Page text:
Coyote Peninsula – The thriving, wild animals of Palos Verdes
by Mark McDermott
First in a series
One day last June, Sheri Hastings heard a telltale sound as she was shoveling out the muck in the horse stalls at her property on Portuguese Bend in Rancho Palos Verdes. Her dog, Blue, was baying, and he was doing so with such insistence that it could only mean one thing. The coyote had returned.
A month earlier, Blue had been attacked by a coyote. Blue is a big dog, an 80-pound Catahoula, a Native American hound dog originally from Louisiana who is adept at all the things hounds tend to be good at — particularly herding and hunting. In Louisiana, Catahoulas were traditionally used to hunt wild boars. In that June encounter with the coyote, Blue had been defending his old friend, a big but decidedly docile 16-year-old labrador named Gracie who’d been sleeping under a tree when the coyote attacked.
“She’s kind of a coward,” Hastings said. “But Blue, he’s actually the brave soul that goes out there, and this coyote didn’t run off. She charged, and got him.”
Though coyotes are typically 15 to 40 pounds, this one appeared larger. Though extremely lean, Hastings said, it was as tall as her hound dog. Blue did not fare well in this fight. He suffered a gash in his neck and lost part of his ear. He was fortunate to survive.
“I heard the commotion, and ran out and shooed it away,” Hastings said. “They shoo away pretty fast. Everybody I know back here has lost a dog or a cat.”
And so in July, when Hastings heard Blue baying, she grabbed a rake and ran. She found Blue and the coyote squared off, the coyote baring its teeth and crouching, preparing to lunge. Hastings grew up on a ranch in Kentucky, and is well acquainted with creatures of the wild. She’s good with a gun, and knows the rules of dominance. She waved the rake over her head, but the coyote, instead of fleeing, charged her.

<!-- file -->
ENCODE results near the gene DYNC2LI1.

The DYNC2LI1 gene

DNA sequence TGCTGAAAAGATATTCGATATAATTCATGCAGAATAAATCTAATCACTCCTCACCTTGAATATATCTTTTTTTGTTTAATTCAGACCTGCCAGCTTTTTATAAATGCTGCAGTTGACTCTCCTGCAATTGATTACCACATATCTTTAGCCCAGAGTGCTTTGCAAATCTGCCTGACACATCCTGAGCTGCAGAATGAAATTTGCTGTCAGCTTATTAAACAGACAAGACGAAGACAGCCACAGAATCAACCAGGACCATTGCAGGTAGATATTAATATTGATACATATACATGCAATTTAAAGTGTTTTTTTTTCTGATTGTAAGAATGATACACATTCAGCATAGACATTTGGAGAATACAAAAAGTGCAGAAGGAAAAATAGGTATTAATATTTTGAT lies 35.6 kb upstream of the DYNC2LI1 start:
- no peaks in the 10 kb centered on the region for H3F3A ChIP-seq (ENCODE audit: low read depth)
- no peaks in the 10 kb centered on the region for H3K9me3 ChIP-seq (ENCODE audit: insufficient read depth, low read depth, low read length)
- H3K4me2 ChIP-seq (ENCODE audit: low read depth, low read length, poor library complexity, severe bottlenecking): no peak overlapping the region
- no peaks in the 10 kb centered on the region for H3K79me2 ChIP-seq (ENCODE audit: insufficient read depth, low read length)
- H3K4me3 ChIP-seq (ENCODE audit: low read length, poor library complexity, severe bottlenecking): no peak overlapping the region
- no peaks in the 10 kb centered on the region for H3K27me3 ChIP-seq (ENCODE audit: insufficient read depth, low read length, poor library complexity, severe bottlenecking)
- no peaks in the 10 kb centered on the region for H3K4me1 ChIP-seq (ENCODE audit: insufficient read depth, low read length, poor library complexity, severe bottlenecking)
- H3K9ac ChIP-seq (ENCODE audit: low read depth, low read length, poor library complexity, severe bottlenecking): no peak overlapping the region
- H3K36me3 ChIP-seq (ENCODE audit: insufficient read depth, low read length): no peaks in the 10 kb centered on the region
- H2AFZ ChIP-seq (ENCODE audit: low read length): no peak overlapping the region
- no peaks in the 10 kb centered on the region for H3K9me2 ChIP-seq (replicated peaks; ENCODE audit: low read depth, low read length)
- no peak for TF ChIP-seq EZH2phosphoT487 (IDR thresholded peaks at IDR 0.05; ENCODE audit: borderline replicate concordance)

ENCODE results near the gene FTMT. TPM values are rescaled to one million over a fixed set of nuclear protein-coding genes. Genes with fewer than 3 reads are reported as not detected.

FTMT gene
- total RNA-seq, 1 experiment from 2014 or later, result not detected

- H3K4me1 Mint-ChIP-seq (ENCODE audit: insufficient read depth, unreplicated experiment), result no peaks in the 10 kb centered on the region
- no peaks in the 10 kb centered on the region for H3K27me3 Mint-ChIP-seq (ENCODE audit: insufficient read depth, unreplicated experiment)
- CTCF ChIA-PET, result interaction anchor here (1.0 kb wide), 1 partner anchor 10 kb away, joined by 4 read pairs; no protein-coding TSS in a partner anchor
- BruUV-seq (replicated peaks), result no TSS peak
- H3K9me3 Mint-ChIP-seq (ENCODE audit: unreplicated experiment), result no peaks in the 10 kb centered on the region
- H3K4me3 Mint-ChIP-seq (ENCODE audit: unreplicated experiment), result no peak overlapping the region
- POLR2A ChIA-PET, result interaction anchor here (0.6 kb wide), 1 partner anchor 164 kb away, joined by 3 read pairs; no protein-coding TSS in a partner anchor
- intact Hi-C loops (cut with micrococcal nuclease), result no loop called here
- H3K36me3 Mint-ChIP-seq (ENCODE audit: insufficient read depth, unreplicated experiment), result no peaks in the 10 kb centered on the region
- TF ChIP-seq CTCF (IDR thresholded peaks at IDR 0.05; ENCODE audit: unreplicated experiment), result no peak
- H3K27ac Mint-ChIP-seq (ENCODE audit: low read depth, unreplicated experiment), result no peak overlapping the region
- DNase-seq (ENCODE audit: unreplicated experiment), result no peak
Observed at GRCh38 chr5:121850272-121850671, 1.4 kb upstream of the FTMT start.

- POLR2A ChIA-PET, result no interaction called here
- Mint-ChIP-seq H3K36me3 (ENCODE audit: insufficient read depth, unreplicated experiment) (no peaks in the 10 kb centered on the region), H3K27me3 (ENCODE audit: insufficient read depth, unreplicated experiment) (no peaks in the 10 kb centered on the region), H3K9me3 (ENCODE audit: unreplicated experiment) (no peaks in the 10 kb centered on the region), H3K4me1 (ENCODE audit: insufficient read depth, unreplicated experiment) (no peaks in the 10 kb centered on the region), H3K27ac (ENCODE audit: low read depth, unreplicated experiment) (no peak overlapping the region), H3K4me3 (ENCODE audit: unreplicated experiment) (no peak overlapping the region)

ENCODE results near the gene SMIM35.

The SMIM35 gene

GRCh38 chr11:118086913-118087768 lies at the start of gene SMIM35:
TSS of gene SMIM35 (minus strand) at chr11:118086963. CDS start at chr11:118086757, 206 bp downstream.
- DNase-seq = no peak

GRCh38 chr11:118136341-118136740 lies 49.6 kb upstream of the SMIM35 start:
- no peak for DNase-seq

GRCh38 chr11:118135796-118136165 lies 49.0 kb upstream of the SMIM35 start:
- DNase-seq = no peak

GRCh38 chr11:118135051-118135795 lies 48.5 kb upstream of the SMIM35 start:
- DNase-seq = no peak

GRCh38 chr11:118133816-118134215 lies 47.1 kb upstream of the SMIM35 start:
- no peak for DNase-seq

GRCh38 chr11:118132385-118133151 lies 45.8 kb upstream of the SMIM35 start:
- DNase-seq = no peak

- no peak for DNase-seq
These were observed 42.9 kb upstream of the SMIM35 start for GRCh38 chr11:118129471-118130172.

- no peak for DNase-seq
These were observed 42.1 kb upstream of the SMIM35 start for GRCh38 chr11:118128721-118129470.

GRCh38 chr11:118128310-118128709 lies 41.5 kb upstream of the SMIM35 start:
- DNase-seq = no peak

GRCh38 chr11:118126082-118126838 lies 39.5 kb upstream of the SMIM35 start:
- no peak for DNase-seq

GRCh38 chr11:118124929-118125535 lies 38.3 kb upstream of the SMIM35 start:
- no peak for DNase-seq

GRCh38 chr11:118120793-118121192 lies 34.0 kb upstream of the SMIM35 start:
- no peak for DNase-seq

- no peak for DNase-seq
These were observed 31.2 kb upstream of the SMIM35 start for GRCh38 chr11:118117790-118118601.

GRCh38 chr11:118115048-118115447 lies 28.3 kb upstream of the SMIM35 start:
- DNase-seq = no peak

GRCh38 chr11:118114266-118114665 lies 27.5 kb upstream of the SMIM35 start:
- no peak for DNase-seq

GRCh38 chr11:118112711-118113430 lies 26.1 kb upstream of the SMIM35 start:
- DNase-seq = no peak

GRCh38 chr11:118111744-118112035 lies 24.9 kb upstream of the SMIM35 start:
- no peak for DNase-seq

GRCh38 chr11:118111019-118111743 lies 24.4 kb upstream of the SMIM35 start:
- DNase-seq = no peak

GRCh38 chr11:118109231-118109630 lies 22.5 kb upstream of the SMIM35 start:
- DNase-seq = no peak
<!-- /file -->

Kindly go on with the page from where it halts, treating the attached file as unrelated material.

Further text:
“She turned and jumped at me, about maybe four feet from me, maybe a little less,” Hastings said. “I whacked it as hard as I could with that metal rake, on the nose, and that knocked her back. And then she started to come again. I knocked her on the head, and then she took off.”
Hastings, who has lived at Portuguese Bend for 35 years, has grown accustomed to living with coyotes. They began to appear in greater numbers about 28 years ago, she said, to the point where she’d see a coyote a few times a month. Their presence steadily increased, and in the last few years became downright prevalent.
“You just come here and sit for 24 hours you’ll see two or three coyotes,” she said. “My neighbors can tell you, we hear them every night. It’s not normally a problem. But there was something wrong with that coyote.”
A Los Angeles County trapper was called out, and that coyote was eventually shot. It turned out the coyote was still nursing, so its behavior could possibly be explained by it protecting her young.
Aggressive interactions with humans are not common among the coyote population of the Palos Verdes Peninsula. But coyote attacks on cats and dogs have become increasingly common.